Vol. 24 No. 1 January - June 2015
The present day North-east India was ‘Kamrupa’ in the early historical period; straddling the seven-states of Indian Union, Bhutan, and Sylhet in Bangladesh. Later on, the north-eastern states were isolated from their traditional trading partners such as Bhutan and Myanmar.
The whole region has an ancient legacy of cultural homogeneity and brilliance. The region is vibrant in its ethnicity. It has more than two hundred ethnic groups and equal number of dialects. The hill states are predominantly inhabited by tribal people with a high degree of diversity. Besides the native people, migrants of neighbouring countries like Tibet, Thailand, Bangladesh and Burma have been residing here reflecting a unique social and cultural fabric of harmony and ethnical exchange.
The North-east is a frontier region in real sense with at least 2000 kms of border with Bhutan, China, Myanmar, and Bangladesh. The region is ethnically and linguistically diverse and it has distinct cultures and traditions.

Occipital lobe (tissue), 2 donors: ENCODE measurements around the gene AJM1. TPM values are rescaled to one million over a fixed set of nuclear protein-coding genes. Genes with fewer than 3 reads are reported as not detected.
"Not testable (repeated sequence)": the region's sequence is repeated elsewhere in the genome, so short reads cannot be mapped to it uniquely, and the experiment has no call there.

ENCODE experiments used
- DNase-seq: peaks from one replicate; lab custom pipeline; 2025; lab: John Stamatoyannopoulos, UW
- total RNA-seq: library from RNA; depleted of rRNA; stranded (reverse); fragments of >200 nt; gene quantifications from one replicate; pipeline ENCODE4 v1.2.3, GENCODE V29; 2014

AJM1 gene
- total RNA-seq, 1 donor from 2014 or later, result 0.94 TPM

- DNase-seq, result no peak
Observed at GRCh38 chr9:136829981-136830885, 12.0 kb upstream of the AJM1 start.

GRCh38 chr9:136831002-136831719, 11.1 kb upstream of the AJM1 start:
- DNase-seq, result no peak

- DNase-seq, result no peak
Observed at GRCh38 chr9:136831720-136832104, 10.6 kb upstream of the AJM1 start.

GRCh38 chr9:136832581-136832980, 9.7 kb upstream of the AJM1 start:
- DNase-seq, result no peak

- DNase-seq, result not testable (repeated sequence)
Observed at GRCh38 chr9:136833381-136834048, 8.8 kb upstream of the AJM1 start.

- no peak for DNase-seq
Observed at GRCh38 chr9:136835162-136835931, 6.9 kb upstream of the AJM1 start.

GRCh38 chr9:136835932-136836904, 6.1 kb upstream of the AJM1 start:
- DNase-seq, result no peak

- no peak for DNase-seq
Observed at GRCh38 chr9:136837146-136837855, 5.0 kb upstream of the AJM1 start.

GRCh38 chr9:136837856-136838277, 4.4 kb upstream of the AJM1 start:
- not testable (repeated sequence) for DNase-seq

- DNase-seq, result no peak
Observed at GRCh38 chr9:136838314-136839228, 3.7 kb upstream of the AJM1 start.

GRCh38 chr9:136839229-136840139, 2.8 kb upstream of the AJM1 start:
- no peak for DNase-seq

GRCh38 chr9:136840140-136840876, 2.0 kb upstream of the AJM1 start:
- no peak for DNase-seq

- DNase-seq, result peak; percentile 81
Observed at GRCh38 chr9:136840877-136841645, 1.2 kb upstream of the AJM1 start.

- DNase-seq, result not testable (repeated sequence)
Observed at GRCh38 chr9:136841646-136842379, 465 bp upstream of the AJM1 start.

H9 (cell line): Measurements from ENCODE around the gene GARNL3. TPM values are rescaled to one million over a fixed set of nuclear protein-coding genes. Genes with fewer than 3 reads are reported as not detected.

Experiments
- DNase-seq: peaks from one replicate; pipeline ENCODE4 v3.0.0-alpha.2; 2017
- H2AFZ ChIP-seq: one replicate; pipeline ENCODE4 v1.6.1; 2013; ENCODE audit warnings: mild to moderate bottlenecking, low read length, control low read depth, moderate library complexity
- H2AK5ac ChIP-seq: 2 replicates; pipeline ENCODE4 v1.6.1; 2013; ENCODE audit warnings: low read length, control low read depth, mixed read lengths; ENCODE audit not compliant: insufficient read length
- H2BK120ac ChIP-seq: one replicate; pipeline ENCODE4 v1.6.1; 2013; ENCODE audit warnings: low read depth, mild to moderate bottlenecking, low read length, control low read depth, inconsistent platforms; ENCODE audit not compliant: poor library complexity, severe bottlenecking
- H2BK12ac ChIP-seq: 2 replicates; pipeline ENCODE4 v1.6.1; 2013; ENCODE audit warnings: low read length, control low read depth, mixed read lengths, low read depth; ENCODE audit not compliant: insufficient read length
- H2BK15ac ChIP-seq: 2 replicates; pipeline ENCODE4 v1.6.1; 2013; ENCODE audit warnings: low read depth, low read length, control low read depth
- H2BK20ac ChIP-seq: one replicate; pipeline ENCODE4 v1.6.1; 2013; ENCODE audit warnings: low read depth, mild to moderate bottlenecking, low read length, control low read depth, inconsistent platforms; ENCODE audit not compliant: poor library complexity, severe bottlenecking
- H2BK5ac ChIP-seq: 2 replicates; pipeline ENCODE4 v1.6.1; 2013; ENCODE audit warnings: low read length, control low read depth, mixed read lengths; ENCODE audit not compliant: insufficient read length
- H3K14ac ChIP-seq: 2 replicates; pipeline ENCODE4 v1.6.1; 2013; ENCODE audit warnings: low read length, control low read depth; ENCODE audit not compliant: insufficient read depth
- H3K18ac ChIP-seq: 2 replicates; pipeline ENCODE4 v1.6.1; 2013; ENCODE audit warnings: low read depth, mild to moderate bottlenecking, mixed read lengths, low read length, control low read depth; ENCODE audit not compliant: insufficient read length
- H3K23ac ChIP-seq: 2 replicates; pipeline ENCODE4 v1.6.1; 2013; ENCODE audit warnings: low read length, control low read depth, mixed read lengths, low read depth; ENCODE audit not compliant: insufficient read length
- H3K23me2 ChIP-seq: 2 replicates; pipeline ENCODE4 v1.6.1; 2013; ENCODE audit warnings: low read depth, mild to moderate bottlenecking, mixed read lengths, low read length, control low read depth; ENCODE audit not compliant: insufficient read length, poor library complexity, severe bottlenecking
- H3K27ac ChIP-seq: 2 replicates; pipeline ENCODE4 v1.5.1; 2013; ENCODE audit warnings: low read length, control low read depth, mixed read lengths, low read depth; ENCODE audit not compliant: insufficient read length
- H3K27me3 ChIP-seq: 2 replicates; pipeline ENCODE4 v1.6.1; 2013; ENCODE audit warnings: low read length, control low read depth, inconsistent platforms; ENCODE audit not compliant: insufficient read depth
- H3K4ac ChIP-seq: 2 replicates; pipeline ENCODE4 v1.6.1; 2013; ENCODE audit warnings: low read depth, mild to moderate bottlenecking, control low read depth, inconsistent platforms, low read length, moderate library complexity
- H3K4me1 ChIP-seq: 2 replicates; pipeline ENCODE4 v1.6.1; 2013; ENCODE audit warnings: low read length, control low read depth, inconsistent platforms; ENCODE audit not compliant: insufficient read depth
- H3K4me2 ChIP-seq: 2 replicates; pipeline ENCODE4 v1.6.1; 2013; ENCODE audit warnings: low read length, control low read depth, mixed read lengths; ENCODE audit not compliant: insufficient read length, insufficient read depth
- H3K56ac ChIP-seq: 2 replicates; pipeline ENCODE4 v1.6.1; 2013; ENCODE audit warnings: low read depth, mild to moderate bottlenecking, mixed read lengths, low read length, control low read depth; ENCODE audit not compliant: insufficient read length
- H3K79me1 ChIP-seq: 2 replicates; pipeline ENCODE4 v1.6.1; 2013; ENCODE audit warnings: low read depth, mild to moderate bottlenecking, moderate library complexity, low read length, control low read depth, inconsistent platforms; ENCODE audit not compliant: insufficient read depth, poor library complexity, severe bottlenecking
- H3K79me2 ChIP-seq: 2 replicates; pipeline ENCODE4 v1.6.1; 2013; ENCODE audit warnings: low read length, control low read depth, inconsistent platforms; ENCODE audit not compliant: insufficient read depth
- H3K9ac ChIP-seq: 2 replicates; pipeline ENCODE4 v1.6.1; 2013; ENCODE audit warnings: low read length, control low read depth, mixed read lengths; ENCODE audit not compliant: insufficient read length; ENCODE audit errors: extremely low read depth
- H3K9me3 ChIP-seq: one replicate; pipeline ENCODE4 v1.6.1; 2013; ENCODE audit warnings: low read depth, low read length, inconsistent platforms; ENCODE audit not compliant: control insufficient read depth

There a number of festivals in India with varied ethnical and regional backdrop but the festivals and celebrations in the North-eastern states of India are a clourful reflection of the people and their lives. The seven states of the Northeast known as the ‘seven sisters’ are travellers’ paradise.
The diversity of India is symbolized by its cultural plurality. It has a large collection of antique songs, dance, music, traditions, arts, paintings, rites and rituals. The North-east India is a prominent region of cultural heritage.
The current issue offers a scope to realize the cultural potential and vigour of the North-east India through some articles on cultural heritage, literary arts, festivals, handicraft and traditions of the region. We can’t term the issue as a comprehensive one but it is our humble effort to look at the art and culture part of the North-east and we shall devote some more issues to it in future to leap forward towards comprehensiveness.